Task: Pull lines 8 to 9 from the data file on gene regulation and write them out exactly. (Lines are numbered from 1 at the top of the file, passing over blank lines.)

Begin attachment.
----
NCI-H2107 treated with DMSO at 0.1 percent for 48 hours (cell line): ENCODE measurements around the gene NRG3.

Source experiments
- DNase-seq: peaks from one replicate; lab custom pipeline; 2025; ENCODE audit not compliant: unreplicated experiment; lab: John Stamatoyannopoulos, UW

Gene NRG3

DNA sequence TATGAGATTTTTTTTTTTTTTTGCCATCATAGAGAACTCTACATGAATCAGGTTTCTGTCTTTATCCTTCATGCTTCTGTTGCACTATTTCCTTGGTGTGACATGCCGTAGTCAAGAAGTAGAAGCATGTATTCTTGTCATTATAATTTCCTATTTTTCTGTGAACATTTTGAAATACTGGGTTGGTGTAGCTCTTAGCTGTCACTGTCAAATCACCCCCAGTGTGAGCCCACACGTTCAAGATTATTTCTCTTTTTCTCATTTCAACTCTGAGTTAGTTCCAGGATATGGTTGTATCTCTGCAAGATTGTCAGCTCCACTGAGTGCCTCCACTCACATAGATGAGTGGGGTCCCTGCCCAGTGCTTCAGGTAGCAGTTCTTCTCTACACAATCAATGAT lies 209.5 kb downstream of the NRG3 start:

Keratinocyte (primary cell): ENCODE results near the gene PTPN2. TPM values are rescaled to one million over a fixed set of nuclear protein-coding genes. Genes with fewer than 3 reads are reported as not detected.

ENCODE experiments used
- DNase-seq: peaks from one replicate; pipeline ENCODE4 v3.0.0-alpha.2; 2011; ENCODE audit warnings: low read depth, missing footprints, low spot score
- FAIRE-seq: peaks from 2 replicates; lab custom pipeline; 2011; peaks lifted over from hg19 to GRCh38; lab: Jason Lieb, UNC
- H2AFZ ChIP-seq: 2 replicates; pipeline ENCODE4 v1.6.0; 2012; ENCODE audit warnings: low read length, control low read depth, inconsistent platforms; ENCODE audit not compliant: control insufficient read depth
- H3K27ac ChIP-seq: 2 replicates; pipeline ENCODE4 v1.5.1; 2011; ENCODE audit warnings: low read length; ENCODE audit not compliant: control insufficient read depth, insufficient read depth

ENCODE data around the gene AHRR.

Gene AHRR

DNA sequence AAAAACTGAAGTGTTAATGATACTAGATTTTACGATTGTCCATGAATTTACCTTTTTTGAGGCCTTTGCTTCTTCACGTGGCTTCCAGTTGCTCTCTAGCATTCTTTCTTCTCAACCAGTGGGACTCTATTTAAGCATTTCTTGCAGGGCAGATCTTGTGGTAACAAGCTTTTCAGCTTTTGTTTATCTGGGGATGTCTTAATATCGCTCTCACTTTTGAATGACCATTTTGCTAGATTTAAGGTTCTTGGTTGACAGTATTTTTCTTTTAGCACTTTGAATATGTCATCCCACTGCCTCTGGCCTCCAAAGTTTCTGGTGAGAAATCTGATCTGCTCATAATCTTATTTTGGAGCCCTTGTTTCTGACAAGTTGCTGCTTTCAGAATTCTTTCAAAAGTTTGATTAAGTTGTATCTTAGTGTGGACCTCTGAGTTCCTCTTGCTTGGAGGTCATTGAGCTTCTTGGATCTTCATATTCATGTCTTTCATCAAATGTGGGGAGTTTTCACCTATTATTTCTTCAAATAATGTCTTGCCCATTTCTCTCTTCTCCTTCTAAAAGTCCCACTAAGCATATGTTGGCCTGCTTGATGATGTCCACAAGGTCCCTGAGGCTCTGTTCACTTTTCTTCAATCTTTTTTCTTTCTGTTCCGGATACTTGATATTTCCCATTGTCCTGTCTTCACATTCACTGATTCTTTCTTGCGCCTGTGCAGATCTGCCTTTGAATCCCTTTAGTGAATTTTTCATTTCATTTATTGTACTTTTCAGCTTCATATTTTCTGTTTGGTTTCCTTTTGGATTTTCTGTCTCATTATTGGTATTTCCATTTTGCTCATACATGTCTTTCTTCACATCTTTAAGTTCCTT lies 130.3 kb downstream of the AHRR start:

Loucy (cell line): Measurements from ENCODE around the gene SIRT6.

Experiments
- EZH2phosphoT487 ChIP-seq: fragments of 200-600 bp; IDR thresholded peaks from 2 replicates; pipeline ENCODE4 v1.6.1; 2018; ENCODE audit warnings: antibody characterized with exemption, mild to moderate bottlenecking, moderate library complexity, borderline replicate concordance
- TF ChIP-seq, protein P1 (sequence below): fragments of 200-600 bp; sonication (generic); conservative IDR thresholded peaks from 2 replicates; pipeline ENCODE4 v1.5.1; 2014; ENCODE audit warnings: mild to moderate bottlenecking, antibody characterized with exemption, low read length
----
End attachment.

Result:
- DNase-seq: peaks from one replicate; pipeline ENCODE4 v3.0.0-alpha.2; 2011; ENCODE audit warnings: low read depth, missing footprints, low spot score
- FAIRE-seq: peaks from 2 replicates; lab custom pipeline; 2011; peaks lifted over from hg19 to GRCh38; lab: Jason Lieb, UNC